• Expansion of specialty brands and “unique treasures”;
  • Refined closeout strategy;
  • Inventory optimization
  • Significant supply chain improvements. “This has been a massive undertaking,” noted Phillips. “We had a lack of investment. We are under invested and inefficient.” For starters, the retailer recently opened a new DC on the west coast.

What’s next for Tuesday Morning? They’re taking it slow…holding off on trying to attract younger shoppers and introducing mobile components until the basics are improved. As of Q3 2016, Tuesday Morning store updates are being completed on 100 stores per year – one every three days.

Tuesday morning currently operates more than 700 stores in 41 states.

Bridgestone Firestone Seeks To Differentiate In A Competitive Marketplace

Like Tuesday Morning, Bridgestone Firestone sought to learn more about what the customer wants through focus groups and a brand perception study. “What we learned is that nobody is doing it great,” noted Bonder, and that “Trust is most important for our customers.”

The research also uncovered that Bridgestone Firestone is in a “sea of sameness” and needs to answer the question, “How do we break out?”

One way to break out, noted Bonder, is to “understand the value of customer data. We had been more transactional, but if we can keep customers coming back they are 8X more valuable to us over time.” And the most loyal customers are 60X more valuable, she added.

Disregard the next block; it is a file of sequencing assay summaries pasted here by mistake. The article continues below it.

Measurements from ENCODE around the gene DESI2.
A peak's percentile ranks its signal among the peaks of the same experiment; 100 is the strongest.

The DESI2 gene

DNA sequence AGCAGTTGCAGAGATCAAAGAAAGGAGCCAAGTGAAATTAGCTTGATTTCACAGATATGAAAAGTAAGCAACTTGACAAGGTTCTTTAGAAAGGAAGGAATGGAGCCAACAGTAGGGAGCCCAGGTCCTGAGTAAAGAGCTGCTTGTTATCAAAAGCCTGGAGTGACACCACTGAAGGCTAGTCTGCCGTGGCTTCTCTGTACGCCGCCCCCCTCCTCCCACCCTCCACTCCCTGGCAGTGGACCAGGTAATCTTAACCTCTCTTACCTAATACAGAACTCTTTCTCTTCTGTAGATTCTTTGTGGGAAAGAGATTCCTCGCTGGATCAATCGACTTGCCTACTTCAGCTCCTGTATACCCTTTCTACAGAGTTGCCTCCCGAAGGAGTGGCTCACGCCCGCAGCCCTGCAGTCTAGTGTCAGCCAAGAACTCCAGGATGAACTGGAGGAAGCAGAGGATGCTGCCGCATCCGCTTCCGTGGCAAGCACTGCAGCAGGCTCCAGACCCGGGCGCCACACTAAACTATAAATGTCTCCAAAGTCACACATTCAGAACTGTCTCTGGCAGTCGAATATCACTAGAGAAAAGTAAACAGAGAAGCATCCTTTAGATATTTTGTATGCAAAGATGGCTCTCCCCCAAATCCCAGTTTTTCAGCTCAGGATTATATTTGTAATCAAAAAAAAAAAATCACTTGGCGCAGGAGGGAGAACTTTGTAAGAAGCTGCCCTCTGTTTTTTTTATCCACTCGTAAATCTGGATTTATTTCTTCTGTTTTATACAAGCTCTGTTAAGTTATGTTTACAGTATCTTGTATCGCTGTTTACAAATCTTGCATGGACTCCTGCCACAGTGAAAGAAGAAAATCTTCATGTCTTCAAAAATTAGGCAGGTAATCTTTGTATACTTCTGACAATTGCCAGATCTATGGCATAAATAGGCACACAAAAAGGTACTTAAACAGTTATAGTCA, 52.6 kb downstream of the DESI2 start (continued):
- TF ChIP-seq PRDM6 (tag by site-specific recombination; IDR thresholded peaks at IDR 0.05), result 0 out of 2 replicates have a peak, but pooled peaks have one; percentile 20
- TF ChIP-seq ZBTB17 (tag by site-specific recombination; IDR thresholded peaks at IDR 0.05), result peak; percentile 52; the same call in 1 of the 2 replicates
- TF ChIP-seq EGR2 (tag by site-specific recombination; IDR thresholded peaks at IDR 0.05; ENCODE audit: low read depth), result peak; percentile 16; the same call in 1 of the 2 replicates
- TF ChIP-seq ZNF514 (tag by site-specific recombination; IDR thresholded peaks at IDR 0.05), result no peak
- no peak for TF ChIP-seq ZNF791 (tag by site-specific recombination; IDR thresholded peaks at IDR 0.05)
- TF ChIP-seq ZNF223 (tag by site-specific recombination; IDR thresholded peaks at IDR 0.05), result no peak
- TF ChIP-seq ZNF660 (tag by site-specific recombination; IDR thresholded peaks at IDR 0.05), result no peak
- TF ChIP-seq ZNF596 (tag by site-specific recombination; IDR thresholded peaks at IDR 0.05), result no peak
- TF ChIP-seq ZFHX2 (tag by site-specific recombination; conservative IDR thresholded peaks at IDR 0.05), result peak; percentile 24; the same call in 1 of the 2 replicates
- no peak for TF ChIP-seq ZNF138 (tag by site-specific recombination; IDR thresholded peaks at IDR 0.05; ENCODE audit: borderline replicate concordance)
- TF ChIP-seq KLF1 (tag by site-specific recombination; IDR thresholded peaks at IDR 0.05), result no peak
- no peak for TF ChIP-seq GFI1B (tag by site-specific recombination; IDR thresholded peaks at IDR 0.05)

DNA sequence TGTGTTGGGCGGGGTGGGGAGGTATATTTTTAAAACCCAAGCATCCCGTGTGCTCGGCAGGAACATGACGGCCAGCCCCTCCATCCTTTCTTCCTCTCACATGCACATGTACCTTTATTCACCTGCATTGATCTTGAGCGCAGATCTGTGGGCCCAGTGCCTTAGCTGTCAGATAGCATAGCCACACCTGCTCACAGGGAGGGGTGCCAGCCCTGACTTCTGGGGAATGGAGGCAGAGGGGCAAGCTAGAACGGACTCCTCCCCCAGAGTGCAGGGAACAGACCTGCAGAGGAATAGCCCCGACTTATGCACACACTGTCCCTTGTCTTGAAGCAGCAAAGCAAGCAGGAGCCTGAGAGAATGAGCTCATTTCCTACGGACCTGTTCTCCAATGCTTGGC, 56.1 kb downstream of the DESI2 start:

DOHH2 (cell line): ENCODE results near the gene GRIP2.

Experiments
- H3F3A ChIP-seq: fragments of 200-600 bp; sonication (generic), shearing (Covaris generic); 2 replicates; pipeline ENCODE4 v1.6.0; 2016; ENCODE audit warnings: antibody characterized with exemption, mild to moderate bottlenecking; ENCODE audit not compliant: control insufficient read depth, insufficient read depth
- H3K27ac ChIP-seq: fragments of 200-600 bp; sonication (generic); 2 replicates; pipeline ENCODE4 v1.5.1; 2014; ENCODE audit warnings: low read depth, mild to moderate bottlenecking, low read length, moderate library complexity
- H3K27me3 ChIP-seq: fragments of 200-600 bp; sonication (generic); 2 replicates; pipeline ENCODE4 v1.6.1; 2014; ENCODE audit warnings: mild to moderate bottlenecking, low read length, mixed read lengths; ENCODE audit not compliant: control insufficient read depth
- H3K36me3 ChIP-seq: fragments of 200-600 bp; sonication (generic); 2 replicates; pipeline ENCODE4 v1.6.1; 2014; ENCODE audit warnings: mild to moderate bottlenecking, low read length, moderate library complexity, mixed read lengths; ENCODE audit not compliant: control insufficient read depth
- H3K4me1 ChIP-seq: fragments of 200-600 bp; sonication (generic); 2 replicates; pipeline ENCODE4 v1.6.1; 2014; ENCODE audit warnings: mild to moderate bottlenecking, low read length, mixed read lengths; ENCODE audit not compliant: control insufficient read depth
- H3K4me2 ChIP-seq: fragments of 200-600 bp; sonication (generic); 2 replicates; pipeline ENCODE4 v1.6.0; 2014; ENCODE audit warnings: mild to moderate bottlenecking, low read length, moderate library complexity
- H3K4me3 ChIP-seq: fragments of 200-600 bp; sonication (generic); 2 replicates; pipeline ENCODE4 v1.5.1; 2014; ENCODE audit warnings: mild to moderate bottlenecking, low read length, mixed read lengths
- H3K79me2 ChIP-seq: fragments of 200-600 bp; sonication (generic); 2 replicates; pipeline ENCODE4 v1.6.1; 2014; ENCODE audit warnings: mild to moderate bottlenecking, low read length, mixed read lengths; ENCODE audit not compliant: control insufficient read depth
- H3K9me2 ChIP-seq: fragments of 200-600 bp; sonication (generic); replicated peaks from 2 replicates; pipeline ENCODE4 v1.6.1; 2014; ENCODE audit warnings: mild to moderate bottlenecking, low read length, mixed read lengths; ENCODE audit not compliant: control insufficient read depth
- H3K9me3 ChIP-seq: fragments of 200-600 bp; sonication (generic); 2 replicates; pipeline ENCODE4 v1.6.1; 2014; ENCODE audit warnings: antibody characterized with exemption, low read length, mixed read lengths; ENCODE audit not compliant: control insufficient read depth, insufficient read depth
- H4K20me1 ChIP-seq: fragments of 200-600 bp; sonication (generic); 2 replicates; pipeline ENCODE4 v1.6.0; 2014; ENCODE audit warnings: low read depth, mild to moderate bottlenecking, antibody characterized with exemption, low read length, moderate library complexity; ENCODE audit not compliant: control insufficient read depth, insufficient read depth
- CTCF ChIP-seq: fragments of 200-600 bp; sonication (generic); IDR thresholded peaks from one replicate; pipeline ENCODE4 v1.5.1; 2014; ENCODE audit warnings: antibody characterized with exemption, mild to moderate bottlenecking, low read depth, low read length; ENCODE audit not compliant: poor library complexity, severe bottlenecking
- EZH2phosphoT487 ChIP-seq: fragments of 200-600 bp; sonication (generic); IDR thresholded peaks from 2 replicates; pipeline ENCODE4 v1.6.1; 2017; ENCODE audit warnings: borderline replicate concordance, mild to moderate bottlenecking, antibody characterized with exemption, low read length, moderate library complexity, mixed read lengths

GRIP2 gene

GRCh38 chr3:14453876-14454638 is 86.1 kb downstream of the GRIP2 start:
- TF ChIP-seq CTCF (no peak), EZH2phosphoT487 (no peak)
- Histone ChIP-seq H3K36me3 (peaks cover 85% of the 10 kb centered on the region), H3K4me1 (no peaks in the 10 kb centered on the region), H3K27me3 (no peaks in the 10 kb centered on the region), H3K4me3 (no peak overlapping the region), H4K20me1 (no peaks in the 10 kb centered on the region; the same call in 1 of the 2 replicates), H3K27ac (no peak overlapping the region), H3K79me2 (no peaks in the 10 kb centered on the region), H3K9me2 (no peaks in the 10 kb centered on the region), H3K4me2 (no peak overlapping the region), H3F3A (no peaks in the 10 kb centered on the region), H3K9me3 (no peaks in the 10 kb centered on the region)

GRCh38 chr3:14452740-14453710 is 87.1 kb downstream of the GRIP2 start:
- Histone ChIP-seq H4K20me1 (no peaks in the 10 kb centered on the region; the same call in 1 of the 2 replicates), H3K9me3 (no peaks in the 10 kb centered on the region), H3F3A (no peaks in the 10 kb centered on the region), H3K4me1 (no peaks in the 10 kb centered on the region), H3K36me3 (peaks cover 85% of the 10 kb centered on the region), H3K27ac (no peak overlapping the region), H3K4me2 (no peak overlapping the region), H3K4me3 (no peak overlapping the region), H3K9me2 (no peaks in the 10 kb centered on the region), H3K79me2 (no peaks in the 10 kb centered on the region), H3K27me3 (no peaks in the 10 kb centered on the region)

Bonder and her team put together a strategy called Vision 2020, designed to transform Bridgestone Firestone into “the most trusted car care provider in every neighborhood. Our aspiration is to change an industry that few people trust.”

A multi-part industry, automotive care caters both to consumer and business customers. “We also need to be able to classify customers who will be crossing the B2C and B2B lines,” said Bonder.

The company’s transformation strategy kicked off in 2014. It will be refined through 2017, and will be focused on growth through 2020.

With Starbucks in mind as a model, Bridgestone Firestone has opened seven retail lab stores, featuring seats in the middle. “It’s a Starbucks-esque environment,” Bond explained. “We conduct service right next to the customer. They can clearly see the pricing.” The new stores also feature shopper-friendly retail components, offering batteries, flash lights, even golf balls. “And we moved the intimidating big wall of tires down to knee level.”

The company also is using predictive analytics to let customers know when they will need service in the future. “Technology is revolutionizing our industry,” Bonder added. “We need to build an ecosystem around the customer experience, and technology can predict care failure.”

With an additional focus on employee motivation, Bridgestone introduced “new uniforms, higher teammate engagement and a focus on investing in the company,” Bonder explained.

Bridgestone Firestone currently operates 2,200 stores nationwide.